Originally Posted by Harbinger
This whole NFC situation, just like AntennaGate, reflects the dearth of real engineering know how amongst tech bloggers.
I agree. I certainly hope there's no dedicated "NFC hardware" in Apple's digital wallet implementation. It has been thrown around a little that they might use Bluetooth, and I certainly hope so, for many reasons.
First, Bluetooth's everywhere. EVERYWHERE. Any other system would have to be built out, and they're not gonna do that. It's just not gonna happen! If it's specialized hardware only on the iPhone, I won't be able to go down to my local grocery store and buy things with my phone for over a decade! And that's even only if the system catches on as a system!
Second, people know Bluetooth. I'm not talking users, I'm talking hardware creators. Accessory makers. They understand it already.
Third, Bluetooth makes it possible for EXISTING iPhones to get this feature, too! Having an installed base of users on DAY ONE will make Apple's version succeed. Having to buy more iPhones to do it… will take far longer.
I mean, okay, picture this. How's this for the future of purchasing:
You drive to the store. Your iPhone knows where you are and reminds you what you're supposed to get. Not only that, it tells you what aisle those things are in, because the store has networked with Apple and uploaded its product layout to them. So you go to the aisle and find what you want. Pick it up, hold up your iPhone, picture of the QR barcode that has replaced the old style barcode on packaging. Now your iPhone knows what it is (1). Read that footnote first, then continue. You read it? Good, continuing. Not only does your iPhone now know what it is, it's on your list now as 'in your cart', because it probably is physically in your cart by now. Do the same with all the other products you want, and then… walk out. Just walk out. When you reach the boundary of the store geofence, your account is charged for the amount of the products in your cart. Just like an Apple Store today, but with every store.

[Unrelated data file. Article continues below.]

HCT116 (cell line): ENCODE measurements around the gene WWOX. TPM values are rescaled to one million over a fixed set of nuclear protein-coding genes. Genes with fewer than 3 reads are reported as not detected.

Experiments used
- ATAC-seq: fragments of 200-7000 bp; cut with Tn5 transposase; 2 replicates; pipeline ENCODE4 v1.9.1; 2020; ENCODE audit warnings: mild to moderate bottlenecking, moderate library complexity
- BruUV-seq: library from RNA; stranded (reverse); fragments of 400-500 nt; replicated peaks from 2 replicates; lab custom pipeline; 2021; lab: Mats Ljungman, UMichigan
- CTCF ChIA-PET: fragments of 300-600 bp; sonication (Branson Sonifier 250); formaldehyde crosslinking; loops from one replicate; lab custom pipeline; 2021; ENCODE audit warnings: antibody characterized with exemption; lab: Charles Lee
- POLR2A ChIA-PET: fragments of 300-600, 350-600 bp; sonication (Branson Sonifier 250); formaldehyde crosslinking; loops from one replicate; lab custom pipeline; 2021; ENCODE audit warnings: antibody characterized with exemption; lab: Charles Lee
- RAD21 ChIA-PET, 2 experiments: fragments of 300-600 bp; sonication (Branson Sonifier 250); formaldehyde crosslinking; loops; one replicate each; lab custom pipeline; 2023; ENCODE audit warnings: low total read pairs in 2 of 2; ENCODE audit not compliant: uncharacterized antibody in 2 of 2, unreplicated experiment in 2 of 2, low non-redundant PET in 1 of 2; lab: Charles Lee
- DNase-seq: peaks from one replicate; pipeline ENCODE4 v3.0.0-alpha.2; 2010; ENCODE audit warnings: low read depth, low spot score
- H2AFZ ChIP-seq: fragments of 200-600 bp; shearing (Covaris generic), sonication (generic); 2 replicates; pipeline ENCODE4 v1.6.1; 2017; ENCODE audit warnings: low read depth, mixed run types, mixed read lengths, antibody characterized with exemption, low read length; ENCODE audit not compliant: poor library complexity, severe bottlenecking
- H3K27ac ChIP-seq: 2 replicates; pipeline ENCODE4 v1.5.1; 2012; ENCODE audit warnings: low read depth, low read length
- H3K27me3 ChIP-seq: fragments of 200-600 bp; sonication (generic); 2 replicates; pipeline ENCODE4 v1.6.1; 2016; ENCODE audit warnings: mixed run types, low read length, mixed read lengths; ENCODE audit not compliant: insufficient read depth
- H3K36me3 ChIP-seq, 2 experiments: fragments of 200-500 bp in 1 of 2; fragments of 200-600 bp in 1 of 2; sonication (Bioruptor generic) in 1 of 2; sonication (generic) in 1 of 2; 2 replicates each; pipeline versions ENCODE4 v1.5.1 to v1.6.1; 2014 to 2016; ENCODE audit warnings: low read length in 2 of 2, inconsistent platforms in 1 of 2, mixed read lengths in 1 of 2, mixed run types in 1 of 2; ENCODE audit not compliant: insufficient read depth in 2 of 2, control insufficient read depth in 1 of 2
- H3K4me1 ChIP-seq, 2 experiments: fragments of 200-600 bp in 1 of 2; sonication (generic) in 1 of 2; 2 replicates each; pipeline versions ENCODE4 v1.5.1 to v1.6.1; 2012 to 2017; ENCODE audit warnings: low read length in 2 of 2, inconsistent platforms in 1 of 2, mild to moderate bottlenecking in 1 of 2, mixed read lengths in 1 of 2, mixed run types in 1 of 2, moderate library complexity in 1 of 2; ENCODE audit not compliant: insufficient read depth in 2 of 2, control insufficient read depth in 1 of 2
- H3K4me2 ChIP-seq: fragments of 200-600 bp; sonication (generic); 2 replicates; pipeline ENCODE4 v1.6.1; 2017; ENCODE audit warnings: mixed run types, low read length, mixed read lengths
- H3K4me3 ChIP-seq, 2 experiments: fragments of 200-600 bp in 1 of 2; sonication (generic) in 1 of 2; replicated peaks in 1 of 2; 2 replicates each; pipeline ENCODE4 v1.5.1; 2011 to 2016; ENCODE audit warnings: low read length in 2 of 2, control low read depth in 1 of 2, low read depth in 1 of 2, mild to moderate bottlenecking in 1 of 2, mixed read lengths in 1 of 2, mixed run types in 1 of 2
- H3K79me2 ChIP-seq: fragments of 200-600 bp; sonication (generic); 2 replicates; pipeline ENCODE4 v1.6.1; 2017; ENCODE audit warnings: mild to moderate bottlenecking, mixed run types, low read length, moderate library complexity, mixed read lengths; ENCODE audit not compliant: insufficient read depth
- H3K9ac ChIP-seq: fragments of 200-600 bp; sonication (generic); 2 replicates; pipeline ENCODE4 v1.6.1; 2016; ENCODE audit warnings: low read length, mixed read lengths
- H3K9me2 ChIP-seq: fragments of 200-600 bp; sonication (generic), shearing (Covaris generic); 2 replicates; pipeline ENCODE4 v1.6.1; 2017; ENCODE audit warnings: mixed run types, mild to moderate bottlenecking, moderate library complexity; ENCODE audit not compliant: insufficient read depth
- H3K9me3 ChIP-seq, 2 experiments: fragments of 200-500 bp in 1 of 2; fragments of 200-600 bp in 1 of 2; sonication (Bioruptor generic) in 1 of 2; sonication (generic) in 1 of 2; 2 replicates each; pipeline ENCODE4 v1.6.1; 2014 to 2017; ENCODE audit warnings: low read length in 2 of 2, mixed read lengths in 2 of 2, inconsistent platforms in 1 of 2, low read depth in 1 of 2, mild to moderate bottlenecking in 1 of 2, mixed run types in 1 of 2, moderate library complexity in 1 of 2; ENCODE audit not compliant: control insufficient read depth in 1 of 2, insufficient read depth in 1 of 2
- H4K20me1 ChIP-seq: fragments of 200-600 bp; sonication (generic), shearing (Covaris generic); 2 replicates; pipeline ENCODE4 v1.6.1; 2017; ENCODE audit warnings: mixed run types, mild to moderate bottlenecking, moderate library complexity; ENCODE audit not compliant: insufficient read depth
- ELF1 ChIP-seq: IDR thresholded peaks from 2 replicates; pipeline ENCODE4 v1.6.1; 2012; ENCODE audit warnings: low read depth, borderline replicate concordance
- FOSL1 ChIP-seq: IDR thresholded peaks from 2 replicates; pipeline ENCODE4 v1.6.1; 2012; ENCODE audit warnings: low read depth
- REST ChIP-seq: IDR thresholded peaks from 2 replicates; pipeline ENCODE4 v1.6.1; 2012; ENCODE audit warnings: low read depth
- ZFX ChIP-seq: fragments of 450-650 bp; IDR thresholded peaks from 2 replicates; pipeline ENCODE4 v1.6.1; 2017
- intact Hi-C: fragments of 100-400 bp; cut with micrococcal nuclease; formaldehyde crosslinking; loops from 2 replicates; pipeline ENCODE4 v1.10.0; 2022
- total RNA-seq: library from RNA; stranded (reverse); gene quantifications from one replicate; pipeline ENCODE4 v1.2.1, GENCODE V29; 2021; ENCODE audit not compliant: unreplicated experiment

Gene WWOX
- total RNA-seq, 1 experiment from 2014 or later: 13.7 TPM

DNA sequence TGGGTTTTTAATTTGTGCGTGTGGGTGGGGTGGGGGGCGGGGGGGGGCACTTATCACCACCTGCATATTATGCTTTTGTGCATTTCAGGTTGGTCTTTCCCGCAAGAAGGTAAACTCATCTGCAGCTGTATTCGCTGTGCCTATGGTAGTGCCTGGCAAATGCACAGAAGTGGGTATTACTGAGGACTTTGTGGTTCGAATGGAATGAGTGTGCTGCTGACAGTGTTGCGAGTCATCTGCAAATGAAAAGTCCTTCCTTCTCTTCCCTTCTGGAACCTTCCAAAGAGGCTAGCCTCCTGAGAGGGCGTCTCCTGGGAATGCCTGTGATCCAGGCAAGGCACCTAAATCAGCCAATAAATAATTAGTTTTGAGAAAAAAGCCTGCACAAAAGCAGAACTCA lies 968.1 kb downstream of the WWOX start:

You want a revolution? They'll give you two. One for consumers, one for store owners. First, Apple has psychologically legitimized the behavior formerly known as stealing. It'll take a few years, but we will completely redefine what it means to buy something in a physical store. No more cashiers, no more cash registers, no conveyor belts, no self-checkout machines that never work. Take it, scan it, walk out. All yourself. And even in advance. Make your list of exactly the products you want, pay for it in advance, and don't even scan it in the store; just in, cart, out. Simple.
Second, since each store's inventory and product location is connected to Apple's servers for the purpose of helping customers find what they want and at the best price and where they want to find it, when a customer makes a purchase, that inventory is deducted from the store's immediately at point of purchase. So store owners can see in real-time at any given time what products from what brands are selling best. This can also be uploaded immediately to the product's manufacturers. Product testbeds can give results in weeks instead of months. Manufacturing can be scaled back on existing products selling poorly and scaled up to meet a temporary or permanent demand for others.
(1) Your iPhone now knows this product. It knows you want this product. So it looks around for better prices for this product and tells you if it's cheaper elsewhere or the same price for a greater quantity. Additionally, now that it knows you want this product, in the future when this product is on your list and you get to the store, your iPhone will tell you if this product is currently in stock at the store. Because the store has networked with Apple and allowed Apple devices to check its inventory! And not just Apple devices, ALL devices. You'll see why above.